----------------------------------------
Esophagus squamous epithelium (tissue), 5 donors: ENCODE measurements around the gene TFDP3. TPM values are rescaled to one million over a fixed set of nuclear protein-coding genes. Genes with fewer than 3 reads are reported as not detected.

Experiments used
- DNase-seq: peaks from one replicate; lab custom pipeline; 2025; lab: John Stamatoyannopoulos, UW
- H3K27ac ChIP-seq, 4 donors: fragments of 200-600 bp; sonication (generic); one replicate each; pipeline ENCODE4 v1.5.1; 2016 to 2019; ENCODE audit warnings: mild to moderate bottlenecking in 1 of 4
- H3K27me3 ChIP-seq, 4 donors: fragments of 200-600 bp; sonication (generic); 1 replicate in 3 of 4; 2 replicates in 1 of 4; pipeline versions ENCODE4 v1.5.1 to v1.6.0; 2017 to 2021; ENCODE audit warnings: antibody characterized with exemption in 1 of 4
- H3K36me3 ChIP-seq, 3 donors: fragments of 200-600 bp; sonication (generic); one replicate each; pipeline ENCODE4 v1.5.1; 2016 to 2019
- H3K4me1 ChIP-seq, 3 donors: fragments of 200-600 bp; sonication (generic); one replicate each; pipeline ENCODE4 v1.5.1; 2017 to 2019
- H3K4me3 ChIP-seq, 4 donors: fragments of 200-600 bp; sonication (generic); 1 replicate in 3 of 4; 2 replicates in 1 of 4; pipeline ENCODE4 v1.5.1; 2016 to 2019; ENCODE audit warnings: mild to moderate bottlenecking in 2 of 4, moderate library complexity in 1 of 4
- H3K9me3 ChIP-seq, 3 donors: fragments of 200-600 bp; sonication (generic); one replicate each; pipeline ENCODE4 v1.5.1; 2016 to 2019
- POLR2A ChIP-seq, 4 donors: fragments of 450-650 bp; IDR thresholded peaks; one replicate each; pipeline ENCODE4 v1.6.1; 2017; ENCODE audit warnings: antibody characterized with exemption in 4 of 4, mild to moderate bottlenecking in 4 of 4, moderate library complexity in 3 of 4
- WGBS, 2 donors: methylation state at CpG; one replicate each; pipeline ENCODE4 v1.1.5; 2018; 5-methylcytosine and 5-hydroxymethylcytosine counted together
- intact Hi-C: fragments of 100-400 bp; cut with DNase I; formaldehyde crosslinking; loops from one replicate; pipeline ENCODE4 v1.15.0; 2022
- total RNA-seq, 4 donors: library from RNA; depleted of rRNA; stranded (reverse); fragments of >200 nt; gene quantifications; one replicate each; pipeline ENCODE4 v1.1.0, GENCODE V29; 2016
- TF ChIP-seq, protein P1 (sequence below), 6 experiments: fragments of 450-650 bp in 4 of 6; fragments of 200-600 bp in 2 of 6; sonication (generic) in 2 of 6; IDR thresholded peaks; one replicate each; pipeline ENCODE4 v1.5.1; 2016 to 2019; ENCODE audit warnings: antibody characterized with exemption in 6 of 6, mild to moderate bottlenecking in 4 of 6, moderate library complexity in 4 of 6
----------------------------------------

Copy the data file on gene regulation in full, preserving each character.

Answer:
Esophagus squamous epithelium (tissue), 5 donors: ENCODE measurements around the gene TFDP3. TPM values are rescaled to one million over a fixed set of nuclear protein-coding genes. Genes with fewer than 3 reads are reported as not detected.

Experiments used
- DNase-seq: peaks from one replicate; lab custom pipeline; 2025; lab: John Stamatoyannopoulos, UW
- H3K27ac ChIP-seq, 4 donors: fragments of 200-600 bp; sonication (generic); one replicate each; pipeline ENCODE4 v1.5.1; 2016 to 2019; ENCODE audit warnings: mild to moderate bottlenecking in 1 of 4
- H3K27me3 ChIP-seq, 4 donors: fragments of 200-600 bp; sonication (generic); 1 replicate in 3 of 4; 2 replicates in 1 of 4; pipeline versions ENCODE4 v1.5.1 to v1.6.0; 2017 to 2021; ENCODE audit warnings: antibody characterized with exemption in 1 of 4
- H3K36me3 ChIP-seq, 3 donors: fragments of 200-600 bp; sonication (generic); one replicate each; pipeline ENCODE4 v1.5.1; 2016 to 2019
- H3K4me1 ChIP-seq, 3 donors: fragments of 200-600 bp; sonication (generic); one replicate each; pipeline ENCODE4 v1.5.1; 2017 to 2019
- H3K4me3 ChIP-seq, 4 donors: fragments of 200-600 bp; sonication (generic); 1 replicate in 3 of 4; 2 replicates in 1 of 4; pipeline ENCODE4 v1.5.1; 2016 to 2019; ENCODE audit warnings: mild to moderate bottlenecking in 2 of 4, moderate library complexity in 1 of 4
- H3K9me3 ChIP-seq, 3 donors: fragments of 200-600 bp; sonication (generic); one replicate each; pipeline ENCODE4 v1.5.1; 2016 to 2019
- POLR2A ChIP-seq, 4 donors: fragments of 450-650 bp; IDR thresholded peaks; one replicate each; pipeline ENCODE4 v1.6.1; 2017; ENCODE audit warnings: antibody characterized with exemption in 4 of 4, mild to moderate bottlenecking in 4 of 4, moderate library complexity in 3 of 4
- WGBS, 2 donors: methylation state at CpG; one replicate each; pipeline ENCODE4 v1.1.5; 2018; 5-methylcytosine and 5-hydroxymethylcytosine counted together
- intact Hi-C: fragments of 100-400 bp; cut with DNase I; formaldehyde crosslinking; loops from one replicate; pipeline ENCODE4 v1.15.0; 2022
- total RNA-seq, 4 donors: library from RNA; depleted of rRNA; stranded (reverse); fragments of >200 nt; gene quantifications; one replicate each; pipeline ENCODE4 v1.1.0, GENCODE V29; 2016
- TF ChIP-seq, protein P1 (sequence below), 6 experiments: fragments of 450-650 bp in 4 of 6; fragments of 200-600 bp in 2 of 6; sonication (generic) in 2 of 6; IDR thresholded peaks; one replicate each; pipeline ENCODE4 v1.5.1; 2016 to 2019; ENCODE audit warnings: antibody characterized with exemption in 6 of 6, mild to moderate bottlenecking in 4 of 6, moderate library complexity in 4 of 6